Consistent formatting is also an important, but odious, task. With any visual presentation of content, differences in style and formatting between different documents results in additional cognitive overhead, forcing the reader to consider more of the document than they may need to. When all headings look like so, each section can be expected to have a preamble, source code blocks are consistently marked up, and tips/notes (admonitions) are consistently formatted the reader can much more easily scan the document for the relevant information.
I certainly have my own opinions of what the right formatting is for technical documentation, but at the end of the day, so long as it is consistent across a corpus of documentation, that suffices.
This is deceptively obvious and not as subjective as I would have thought a couple of years ago. There are numerous texts on writing well (“On Writing Well”, “The Elements of Style”, and “Simple & Direct” are my recommendations) which should be followed or taken into consideration when writing documentation. Poorly written English documentation is still preferred to unwritten documentation, but still makes the content difficult to read and understand. A few guidelines that I consider important to keep in mind are:
- Don’t be clever: nobody cares about your expansive vocabulary, most times your audience is both English-native and non-native speakers. Strive for the simplest, most concise, sentence structure while still flowing (it shouldn’t read like it was written by a child).
- Avoid parenthetical statements: Developers seem to have stack-based thoughts and will tend to write deeply nested statements which can be confusing to parse and understand. Practically all parenthetical statements I have seen warrant a proper sentence.
- Use spell-check.
- Err on the side of proper nouns in place of pronouns: I seen this more often with documentation written by non-native speakers, but use of pronouns in statements should be avoided. For example “X is a tool which integrates with this, that, and the other. It runs on Linux.” would be clearer with “X runs on Linux” to avoid any confusion, however temporary, as to what the “it” refers to. Clarity is king!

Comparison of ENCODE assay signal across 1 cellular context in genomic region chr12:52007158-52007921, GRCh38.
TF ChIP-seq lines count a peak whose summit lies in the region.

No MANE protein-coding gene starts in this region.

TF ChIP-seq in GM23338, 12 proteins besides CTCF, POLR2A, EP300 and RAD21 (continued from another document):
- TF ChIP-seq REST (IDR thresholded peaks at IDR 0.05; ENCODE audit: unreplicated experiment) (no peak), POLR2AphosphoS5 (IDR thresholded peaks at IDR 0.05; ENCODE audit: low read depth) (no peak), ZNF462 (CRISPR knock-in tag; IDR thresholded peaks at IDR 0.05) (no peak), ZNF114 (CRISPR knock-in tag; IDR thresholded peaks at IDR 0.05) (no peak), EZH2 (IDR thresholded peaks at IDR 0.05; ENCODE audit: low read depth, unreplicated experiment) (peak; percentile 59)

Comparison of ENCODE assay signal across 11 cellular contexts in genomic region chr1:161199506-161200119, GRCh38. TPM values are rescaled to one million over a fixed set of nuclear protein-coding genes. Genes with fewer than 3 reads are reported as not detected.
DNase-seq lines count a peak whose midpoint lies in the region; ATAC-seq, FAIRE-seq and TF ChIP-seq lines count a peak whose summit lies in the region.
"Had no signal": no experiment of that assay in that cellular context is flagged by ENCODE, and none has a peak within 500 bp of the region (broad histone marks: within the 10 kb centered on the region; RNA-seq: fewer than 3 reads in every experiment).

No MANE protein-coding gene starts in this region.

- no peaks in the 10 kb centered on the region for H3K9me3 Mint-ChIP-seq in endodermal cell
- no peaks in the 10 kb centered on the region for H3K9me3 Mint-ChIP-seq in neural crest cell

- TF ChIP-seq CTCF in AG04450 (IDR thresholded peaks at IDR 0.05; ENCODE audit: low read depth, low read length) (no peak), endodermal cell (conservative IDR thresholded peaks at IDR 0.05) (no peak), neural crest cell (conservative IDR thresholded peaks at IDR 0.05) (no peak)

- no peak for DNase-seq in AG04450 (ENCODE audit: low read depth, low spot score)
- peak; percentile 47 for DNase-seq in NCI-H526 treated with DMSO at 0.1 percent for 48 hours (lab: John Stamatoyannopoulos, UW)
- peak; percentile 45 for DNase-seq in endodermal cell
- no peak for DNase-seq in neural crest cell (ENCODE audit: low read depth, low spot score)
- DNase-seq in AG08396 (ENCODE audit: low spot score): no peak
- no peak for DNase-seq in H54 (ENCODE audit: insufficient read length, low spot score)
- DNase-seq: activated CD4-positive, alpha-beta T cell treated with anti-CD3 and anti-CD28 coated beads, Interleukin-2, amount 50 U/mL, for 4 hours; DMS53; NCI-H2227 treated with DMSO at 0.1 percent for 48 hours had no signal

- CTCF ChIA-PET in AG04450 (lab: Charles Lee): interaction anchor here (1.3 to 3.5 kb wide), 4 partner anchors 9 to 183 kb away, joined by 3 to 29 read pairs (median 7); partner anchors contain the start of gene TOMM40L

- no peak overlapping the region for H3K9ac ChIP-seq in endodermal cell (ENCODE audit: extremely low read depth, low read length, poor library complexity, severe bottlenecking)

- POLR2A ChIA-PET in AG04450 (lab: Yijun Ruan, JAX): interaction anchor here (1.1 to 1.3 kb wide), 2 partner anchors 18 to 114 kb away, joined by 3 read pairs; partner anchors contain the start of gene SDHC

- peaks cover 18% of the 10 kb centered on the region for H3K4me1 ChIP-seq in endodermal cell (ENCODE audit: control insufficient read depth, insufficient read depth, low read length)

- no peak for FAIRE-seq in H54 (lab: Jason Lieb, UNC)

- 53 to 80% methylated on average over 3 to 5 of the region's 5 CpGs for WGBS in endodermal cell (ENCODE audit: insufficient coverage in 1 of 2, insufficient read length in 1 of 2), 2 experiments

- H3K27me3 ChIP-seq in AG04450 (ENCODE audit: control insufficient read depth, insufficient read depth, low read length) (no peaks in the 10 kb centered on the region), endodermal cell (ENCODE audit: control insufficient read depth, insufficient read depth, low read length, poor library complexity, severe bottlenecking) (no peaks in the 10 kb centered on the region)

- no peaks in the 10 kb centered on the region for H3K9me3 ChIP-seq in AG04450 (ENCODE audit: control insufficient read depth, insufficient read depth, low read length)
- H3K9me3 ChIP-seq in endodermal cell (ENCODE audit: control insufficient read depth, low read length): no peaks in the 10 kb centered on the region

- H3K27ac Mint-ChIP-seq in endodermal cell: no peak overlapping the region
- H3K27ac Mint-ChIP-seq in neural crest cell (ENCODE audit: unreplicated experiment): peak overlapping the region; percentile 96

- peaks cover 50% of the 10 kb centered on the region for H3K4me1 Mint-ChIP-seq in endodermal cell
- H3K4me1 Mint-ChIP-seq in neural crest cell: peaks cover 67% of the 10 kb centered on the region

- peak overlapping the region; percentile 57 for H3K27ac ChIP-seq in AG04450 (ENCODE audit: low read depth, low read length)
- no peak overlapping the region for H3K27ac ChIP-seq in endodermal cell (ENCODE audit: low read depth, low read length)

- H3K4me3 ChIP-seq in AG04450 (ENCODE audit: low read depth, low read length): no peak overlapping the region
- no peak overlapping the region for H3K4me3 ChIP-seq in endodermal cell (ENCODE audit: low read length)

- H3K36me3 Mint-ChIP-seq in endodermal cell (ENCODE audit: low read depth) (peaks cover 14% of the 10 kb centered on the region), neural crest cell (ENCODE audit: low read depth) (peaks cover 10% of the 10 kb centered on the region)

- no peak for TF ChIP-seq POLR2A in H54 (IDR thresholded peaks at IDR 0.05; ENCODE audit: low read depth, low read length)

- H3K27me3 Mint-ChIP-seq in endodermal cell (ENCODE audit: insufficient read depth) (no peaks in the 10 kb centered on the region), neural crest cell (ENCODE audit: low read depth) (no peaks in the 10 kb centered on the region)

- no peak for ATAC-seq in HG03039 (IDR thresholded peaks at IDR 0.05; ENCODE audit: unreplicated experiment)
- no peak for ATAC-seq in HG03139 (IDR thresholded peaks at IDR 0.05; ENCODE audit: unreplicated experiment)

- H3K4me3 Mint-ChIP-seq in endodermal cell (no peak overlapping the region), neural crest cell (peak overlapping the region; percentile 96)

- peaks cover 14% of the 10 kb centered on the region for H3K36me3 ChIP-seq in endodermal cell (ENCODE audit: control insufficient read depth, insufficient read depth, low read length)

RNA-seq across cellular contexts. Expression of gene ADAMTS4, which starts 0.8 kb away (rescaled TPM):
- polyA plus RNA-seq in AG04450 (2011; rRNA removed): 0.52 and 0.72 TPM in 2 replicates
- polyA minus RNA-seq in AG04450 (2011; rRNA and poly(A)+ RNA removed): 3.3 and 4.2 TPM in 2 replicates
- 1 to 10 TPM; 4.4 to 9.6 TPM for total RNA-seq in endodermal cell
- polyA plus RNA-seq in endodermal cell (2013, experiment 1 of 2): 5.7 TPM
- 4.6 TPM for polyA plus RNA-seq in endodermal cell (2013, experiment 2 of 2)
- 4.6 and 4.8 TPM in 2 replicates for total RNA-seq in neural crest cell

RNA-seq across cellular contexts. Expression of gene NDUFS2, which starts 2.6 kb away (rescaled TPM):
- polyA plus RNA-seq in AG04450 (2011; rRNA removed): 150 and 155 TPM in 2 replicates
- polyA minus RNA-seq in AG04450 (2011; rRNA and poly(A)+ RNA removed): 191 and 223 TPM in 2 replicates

In working with documentation, I often encounter developers who advocate for Markdown as a format for documentation.
They are wrong, er, misguided.
Markdown is a highly useful subset of HTML for writing GitHub Issues and shitposting on Stack Overflow. It lacks however practically all the functionality needed to make it useful for documentation, compared to formats like AsciiDoc or reStructuredText.
My preference is towards AsciiDoc, by way of AsciiDoctor, which the Jenkins project uses very heavily for all our new documentation needs. This includes formatting and functionality such as:
- Various block delimiters such as source code or quote blocks
- Footnote support
- Inline image support
- Defining inline anchors for:
- Inter-document and intra-document cross-referencing
- Document attributes for defining document meta-data and properties
- Automatic tables of contents and bibliographies
- Rendering PDF, DocBook, HTML, Man pages, and other output formats
- Extension support for defining custom markup/tags
Without a good documentation tool like AsciiDoctor, I do not believe that we (the Jenkins project) would be able to create consistent, quality documentation.
Finally, an “outside-in-approach” is what I believe to be another key to writing better documentation. This might be more subjective than the previous two sections in that I tend to organize my thoughts in outline form regardless of medium.
As far as documentation, what has helped more than anything has been to start at a high level and progressively work inward, for example:
- Who is the audience? Jenkins users.
- What are the common things that Jenkins users need to do or know? Install Jenkins, Configure Jenkins, Configure their workloads on Jenkins (and many more topics).
- (For example) What does Installing Jenkins entail? Depends on the platform, there’s Linux packages, installers, and containers available.
- What do I need to know to get Jenkins running on Linux? Add these repositories, and some other bits.
By putting my thoughts down for each level before moving onto the next, I rapidly identify misplaced ideas or topics, or in the best-case scenario, find useless topics which needn’t be documented to begin with. This approach has an added benefit of forcing an ordering more akin to how a beginner would approach Jenkins, instead of me brain-dumping (or info vomiting) 8 years of knowledge into a document.
Frankly, I hope you consider contributing quality documentation to any open source project you use, since it’s always in short-supply, for what I hope are now obvious reasons.
In short, documenting is hard.